Bug if you are hypnotized by an organizations culture, you become separated from your personal magic and cannot tap it to help achieve the goals of the organization.  In losing connection with your one-of-a-kind magic, you are reduced to nothing more than part of the headcount.  Deep inside the Hairball.

So whenever you feel your head being pushed down onto an organization’s chalk line, remember the challenege is to move out of the way, to choose not to be mesmerized by the culture of your company.  Instead, find the goals of the organization that touch your heard and release your passion to follow those goals.

It is a delicate balance, resisting the hypnotic spell of an organization’s culture and, at the same time, remaining committed from the heart to the personally relevant goals for the organization.  But if you can achieve that balance and maintain it, you will be out of the Hairball and into the Orbit, the only place where you can tap your one-of-a-kind magic, your genius, your limitless creativity.

Smiles don’t always mean good feedback

I’ve been behind in blogging this past week because it is review season at work.  Our reviews consist of a self-assessment and a set of 360 reviews.  Typically you suggest 3-5 people who have worked closely with you during the past year year to provide feedback through a form to your manager.

As a program manager, I get quite a few requests for 360s.  For many people, I am one of the few who work with them on a consistent basis and are not part of their immediate managerial chain.  This year was a record though, as I was asked to complete 39 360s.

I was wondering this weekend about why I had so many to do.  There are other program managers on my team who are not asked to fill out nearly as many.  I decided it probably came down to my demeanor.  As previously mentioned, I enjoy working with others, coaching and mentoring, and have a positive outlook.  I think it is my smiles that win me the 360s.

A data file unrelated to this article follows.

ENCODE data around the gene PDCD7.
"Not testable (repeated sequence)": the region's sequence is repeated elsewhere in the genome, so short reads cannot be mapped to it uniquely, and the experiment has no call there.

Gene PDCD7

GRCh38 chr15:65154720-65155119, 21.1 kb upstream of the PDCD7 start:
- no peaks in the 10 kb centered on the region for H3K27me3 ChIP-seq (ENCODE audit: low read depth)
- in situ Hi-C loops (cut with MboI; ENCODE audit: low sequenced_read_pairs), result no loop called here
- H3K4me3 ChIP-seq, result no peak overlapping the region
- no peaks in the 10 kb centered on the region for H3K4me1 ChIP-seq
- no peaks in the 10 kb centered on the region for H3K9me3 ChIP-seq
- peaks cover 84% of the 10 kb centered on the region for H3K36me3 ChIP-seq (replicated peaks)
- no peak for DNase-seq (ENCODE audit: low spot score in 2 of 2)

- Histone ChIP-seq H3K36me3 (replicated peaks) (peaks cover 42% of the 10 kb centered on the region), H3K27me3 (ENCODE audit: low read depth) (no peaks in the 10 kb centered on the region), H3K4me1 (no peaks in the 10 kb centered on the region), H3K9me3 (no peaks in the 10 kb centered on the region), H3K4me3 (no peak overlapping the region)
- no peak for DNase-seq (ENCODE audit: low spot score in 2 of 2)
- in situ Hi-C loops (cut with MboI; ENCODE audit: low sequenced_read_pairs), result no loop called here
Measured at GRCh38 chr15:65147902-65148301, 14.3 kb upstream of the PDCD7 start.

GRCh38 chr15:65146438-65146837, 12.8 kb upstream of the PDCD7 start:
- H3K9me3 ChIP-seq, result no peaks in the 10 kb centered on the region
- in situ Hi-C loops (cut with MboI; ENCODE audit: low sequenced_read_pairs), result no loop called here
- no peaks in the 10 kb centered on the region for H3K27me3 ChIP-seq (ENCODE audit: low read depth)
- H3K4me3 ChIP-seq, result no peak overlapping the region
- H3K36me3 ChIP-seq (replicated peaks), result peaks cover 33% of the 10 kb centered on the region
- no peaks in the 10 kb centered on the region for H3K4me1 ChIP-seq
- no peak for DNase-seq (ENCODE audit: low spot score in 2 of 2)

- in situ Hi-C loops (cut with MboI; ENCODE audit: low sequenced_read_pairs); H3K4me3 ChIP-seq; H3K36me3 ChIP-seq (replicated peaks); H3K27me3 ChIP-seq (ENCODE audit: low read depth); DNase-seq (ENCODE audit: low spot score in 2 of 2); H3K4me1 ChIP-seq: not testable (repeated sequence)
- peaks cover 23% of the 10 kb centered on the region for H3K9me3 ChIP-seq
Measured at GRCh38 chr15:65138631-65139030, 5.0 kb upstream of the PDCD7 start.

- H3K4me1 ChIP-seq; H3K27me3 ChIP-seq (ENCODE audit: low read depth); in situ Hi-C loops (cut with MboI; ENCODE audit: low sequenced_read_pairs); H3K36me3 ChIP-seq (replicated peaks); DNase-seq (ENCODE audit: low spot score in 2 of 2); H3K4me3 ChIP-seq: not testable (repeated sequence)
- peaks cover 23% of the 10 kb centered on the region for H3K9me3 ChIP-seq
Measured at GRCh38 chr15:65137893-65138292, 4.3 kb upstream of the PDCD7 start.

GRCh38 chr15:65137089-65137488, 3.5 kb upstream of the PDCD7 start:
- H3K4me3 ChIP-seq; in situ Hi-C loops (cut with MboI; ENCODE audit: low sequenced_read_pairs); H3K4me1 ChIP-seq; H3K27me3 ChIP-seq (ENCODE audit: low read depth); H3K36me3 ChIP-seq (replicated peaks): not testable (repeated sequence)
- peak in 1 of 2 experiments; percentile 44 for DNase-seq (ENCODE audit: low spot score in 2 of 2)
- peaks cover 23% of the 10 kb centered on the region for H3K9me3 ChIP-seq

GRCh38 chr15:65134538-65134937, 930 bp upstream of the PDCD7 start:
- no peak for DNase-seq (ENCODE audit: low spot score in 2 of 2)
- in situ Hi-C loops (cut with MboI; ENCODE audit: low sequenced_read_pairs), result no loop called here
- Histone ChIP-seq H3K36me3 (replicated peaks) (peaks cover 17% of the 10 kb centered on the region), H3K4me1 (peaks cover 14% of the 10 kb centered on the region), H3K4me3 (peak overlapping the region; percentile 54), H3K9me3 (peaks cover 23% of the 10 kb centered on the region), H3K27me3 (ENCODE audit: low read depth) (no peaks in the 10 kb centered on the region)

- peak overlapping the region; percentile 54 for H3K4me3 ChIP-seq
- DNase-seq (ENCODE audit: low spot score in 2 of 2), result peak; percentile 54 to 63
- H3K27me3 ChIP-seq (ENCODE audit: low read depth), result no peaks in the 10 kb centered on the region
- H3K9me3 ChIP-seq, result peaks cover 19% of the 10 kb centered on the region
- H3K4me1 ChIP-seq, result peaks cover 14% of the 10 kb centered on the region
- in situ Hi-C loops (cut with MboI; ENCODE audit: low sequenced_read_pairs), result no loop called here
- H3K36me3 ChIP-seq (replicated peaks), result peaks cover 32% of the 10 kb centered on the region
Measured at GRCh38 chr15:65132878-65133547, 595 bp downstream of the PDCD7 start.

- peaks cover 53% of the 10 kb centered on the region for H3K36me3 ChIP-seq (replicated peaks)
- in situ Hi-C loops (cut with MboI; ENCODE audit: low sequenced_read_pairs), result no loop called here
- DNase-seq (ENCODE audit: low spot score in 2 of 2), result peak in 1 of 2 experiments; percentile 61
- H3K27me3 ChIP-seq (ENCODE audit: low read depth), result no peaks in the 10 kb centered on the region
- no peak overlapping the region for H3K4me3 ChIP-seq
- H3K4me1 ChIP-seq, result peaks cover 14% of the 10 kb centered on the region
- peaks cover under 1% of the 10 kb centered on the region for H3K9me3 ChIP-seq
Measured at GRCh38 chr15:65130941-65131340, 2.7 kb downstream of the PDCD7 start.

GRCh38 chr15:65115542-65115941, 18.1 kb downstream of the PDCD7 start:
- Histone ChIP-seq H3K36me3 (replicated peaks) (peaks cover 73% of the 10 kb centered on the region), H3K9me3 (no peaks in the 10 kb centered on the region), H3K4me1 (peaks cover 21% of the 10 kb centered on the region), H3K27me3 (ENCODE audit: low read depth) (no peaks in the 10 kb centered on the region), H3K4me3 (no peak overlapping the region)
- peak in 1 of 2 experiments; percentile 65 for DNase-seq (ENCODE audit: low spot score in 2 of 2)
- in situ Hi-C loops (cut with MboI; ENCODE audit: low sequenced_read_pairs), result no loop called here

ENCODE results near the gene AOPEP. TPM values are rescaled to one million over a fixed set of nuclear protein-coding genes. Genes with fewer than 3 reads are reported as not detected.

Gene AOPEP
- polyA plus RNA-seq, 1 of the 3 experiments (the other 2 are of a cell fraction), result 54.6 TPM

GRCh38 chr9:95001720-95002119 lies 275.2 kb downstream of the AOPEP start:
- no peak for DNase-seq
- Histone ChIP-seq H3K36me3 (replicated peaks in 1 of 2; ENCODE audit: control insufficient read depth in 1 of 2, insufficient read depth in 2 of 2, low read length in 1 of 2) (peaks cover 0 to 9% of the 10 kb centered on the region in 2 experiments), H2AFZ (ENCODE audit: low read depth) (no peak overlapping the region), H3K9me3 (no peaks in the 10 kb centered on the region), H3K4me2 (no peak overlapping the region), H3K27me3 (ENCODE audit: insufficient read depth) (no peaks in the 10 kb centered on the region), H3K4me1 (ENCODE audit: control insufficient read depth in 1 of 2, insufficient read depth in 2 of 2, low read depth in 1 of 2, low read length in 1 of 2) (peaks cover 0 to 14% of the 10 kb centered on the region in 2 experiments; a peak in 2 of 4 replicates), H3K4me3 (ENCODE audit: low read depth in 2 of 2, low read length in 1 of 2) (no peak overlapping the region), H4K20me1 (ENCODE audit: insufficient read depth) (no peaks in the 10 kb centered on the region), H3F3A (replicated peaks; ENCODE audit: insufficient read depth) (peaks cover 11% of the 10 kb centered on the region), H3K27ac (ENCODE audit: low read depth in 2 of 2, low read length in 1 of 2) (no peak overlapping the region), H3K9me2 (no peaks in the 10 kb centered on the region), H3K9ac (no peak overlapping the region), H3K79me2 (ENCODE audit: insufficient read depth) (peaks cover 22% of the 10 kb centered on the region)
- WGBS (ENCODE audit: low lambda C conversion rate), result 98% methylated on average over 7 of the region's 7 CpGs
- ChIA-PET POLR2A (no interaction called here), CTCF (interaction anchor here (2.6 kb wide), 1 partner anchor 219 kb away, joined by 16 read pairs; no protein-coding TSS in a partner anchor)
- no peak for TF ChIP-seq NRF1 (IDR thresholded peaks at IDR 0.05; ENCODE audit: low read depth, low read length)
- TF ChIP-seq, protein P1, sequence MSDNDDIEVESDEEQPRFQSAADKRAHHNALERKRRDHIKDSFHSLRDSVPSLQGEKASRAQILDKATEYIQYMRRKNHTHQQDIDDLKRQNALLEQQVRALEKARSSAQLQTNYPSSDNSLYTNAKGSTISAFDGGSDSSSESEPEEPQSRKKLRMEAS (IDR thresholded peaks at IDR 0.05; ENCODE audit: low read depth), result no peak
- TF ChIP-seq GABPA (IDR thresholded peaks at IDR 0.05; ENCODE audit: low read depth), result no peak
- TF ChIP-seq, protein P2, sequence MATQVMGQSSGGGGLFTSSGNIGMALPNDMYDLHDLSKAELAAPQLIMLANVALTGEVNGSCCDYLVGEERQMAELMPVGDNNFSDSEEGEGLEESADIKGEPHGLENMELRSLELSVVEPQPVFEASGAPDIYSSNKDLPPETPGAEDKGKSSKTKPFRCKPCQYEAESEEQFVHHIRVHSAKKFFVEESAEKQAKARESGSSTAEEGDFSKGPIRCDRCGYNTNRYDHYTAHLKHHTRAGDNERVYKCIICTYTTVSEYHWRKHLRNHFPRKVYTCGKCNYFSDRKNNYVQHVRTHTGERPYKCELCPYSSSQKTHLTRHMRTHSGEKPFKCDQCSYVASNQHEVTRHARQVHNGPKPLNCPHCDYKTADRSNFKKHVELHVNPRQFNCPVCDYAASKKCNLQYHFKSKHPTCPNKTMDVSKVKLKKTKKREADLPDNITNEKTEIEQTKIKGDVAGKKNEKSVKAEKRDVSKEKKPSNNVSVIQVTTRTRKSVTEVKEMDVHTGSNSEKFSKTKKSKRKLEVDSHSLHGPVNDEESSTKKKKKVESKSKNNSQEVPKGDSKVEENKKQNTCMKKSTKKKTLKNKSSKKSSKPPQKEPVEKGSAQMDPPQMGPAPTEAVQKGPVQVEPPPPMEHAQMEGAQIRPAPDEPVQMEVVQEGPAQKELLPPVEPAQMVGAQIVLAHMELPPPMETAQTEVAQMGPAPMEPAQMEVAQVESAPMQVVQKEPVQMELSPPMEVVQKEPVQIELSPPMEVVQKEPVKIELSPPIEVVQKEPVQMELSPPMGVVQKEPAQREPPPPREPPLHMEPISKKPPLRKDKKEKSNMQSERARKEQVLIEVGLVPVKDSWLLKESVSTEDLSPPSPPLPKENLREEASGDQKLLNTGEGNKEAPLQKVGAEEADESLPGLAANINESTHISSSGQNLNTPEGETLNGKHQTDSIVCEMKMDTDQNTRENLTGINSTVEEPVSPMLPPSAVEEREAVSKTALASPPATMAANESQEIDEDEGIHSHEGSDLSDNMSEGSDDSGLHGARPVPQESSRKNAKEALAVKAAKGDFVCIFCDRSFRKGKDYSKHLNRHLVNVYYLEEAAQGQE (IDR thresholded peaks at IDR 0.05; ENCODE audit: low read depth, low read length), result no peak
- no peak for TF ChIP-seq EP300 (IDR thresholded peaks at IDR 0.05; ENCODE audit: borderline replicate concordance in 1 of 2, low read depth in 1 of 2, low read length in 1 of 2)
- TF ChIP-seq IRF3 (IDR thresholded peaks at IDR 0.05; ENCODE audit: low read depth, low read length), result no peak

People believe that because I am nice, I will give them a good review.  I can say that just because I am nice, doesn’t mean I only have nice, kind things to say.  I have a knack for seeing what motivates and drives people- where they are strong and where they are weak.  (When I was younger, I moved around a lot and my ability to quickly figure out what made someone tick became a survival skill as I went from school to school).

I am not mean in my feedback.  I am truthful about the things that hold a person back, the areas and skills they need to focus on improving to become a more valuable member of the team.  Over the years, I have learned not to hold back, even when giving feedback to people more senior that myself- mangers, senior technologists, and architects.  I guess that means I am a good person to give feedback to all 39 of these people.  For some, though, I have a lot more improvement areas than strengths to list.  I have a feeling those are the ones who just bank on my smile.

New Year, New Habits

With both a new year and new decade upon us, the whole world seems to be in that resolution spirit this weekend.  I made a stop at Borders earlier today and was overwhelmed  by the crowds checking out all the fitness and self-help books.  (I was actually there in search of a Weimaraner calendar).  I thought I’d do a post on resolutions.

Let’s start with my own resolution for this year- 12 new habits.  A year ago I started in on a book called The Power of Focus and one of the concepts was around establishing new habits & also replacing bad habits with new better ones.  The idea being you should talk to highly successful people and get some good habits from them to incorporate in your own life.  It takes around 30 days to learn the new habit and to solidify it as a habit- something you do automatically without the conscious effort.

For 2010 I’m making a list of habits I’d like to change, take on, etc and then choosing one or two to implement each month.

Now some habits are easy for me to put down…floss my teeth every day, not dump all of my stuff on the dining room table when entering my house where it never seems to leave, and go to bed earlier.  The search for ideas for more interesting habits has been more fun.